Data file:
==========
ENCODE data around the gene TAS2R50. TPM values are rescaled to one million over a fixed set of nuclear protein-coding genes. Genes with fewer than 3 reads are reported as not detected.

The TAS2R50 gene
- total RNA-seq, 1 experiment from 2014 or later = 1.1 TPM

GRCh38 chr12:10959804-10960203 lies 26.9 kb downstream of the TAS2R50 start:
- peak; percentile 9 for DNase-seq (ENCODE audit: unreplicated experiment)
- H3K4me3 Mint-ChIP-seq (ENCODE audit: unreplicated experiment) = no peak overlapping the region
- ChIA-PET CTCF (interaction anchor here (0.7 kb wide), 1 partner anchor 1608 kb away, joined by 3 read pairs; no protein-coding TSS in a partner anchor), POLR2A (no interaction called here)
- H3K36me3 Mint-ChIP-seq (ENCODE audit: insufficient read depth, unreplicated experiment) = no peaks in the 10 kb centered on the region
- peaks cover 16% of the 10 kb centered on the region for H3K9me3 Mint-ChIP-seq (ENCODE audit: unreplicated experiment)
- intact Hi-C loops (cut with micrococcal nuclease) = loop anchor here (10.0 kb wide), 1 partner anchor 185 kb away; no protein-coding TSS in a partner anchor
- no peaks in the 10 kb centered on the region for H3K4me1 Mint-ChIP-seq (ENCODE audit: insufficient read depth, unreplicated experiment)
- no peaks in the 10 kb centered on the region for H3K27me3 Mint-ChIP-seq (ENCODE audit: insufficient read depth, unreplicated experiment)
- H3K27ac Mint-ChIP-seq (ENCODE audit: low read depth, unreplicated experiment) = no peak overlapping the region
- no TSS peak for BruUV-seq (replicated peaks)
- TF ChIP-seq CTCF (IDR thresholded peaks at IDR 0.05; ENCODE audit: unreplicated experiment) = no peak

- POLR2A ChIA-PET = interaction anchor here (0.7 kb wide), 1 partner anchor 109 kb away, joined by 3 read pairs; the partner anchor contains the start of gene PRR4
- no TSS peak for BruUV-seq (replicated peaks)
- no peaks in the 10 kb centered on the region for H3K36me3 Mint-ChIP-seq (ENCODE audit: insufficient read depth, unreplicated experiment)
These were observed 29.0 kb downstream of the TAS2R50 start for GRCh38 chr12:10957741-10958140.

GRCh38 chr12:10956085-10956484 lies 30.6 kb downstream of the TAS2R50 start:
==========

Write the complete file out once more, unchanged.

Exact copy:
ENCODE data around the gene TAS2R50. TPM values are rescaled to one million over a fixed set of nuclear protein-coding genes. Genes with fewer than 3 reads are reported as not detected.

The TAS2R50 gene
- total RNA-seq, 1 experiment from 2014 or later = 1.1 TPM

GRCh38 chr12:10959804-10960203 lies 26.9 kb downstream of the TAS2R50 start:
- peak; percentile 9 for DNase-seq (ENCODE audit: unreplicated experiment)
- H3K4me3 Mint-ChIP-seq (ENCODE audit: unreplicated experiment) = no peak overlapping the region
- ChIA-PET CTCF (interaction anchor here (0.7 kb wide), 1 partner anchor 1608 kb away, joined by 3 read pairs; no protein-coding TSS in a partner anchor), POLR2A (no interaction called here)
- H3K36me3 Mint-ChIP-seq (ENCODE audit: insufficient read depth, unreplicated experiment) = no peaks in the 10 kb centered on the region
- peaks cover 16% of the 10 kb centered on the region for H3K9me3 Mint-ChIP-seq (ENCODE audit: unreplicated experiment)
- intact Hi-C loops (cut with micrococcal nuclease) = loop anchor here (10.0 kb wide), 1 partner anchor 185 kb away; no protein-coding TSS in a partner anchor
- no peaks in the 10 kb centered on the region for H3K4me1 Mint-ChIP-seq (ENCODE audit: insufficient read depth, unreplicated experiment)
- no peaks in the 10 kb centered on the region for H3K27me3 Mint-ChIP-seq (ENCODE audit: insufficient read depth, unreplicated experiment)
- H3K27ac Mint-ChIP-seq (ENCODE audit: low read depth, unreplicated experiment) = no peak overlapping the region
- no TSS peak for BruUV-seq (replicated peaks)
- TF ChIP-seq CTCF (IDR thresholded peaks at IDR 0.05; ENCODE audit: unreplicated experiment) = no peak

- POLR2A ChIA-PET = interaction anchor here (0.7 kb wide), 1 partner anchor 109 kb away, joined by 3 read pairs; the partner anchor contains the start of gene PRR4
- no TSS peak for BruUV-seq (replicated peaks)
- no peaks in the 10 kb centered on the region for H3K36me3 Mint-ChIP-seq (ENCODE audit: insufficient read depth, unreplicated experiment)
These were observed 29.0 kb downstream of the TAS2R50 start for GRCh38 chr12:10957741-10958140.

GRCh38 chr12:10956085-10956484 lies 30.6 kb downstream of the TAS2R50 start: